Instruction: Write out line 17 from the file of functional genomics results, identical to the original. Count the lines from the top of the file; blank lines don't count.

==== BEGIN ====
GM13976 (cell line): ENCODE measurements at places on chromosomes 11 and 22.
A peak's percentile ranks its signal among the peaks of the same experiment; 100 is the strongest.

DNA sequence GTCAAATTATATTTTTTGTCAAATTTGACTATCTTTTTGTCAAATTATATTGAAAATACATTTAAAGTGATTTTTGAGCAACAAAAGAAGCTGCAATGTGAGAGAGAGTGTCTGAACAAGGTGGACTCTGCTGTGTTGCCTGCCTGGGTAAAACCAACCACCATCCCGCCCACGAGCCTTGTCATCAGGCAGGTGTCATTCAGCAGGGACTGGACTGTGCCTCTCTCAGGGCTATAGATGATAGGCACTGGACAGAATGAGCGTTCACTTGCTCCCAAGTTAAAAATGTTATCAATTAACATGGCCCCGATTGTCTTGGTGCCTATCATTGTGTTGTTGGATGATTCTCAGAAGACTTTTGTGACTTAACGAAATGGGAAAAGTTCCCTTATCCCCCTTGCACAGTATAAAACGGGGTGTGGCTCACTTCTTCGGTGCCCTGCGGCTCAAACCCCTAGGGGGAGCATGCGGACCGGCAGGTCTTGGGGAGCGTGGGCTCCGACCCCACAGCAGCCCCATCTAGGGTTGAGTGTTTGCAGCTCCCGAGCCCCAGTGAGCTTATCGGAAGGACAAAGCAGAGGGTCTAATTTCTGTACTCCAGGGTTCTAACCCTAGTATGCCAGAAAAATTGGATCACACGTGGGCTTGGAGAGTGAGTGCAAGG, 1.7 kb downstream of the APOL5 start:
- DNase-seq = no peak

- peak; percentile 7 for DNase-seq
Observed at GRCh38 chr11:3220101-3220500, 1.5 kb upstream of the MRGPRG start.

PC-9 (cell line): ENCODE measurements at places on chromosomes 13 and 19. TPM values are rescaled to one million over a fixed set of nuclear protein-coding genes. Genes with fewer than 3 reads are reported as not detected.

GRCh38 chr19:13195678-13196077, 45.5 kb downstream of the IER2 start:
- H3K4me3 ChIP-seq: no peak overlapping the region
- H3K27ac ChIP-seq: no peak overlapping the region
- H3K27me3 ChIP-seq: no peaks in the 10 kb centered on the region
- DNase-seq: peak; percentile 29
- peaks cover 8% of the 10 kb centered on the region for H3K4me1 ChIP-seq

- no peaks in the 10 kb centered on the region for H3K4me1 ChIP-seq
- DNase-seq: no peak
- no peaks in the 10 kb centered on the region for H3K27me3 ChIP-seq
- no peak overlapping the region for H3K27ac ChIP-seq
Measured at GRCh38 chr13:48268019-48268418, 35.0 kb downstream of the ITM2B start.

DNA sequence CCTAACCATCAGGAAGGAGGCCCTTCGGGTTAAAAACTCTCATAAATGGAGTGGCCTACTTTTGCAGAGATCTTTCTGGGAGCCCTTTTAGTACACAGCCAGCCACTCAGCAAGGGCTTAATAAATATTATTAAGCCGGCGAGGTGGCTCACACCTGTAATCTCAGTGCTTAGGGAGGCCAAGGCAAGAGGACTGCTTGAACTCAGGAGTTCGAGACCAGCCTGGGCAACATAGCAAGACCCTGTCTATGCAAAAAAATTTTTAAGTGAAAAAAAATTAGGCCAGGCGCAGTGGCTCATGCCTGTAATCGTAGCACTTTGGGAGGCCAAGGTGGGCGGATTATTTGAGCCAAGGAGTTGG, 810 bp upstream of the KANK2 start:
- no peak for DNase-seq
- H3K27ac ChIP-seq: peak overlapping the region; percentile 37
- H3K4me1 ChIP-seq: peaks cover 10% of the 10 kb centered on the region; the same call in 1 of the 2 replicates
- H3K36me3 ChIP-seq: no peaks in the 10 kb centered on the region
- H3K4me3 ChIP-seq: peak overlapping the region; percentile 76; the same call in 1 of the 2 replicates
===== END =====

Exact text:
- no peak overlapping the region for H3K27ac ChIP-seq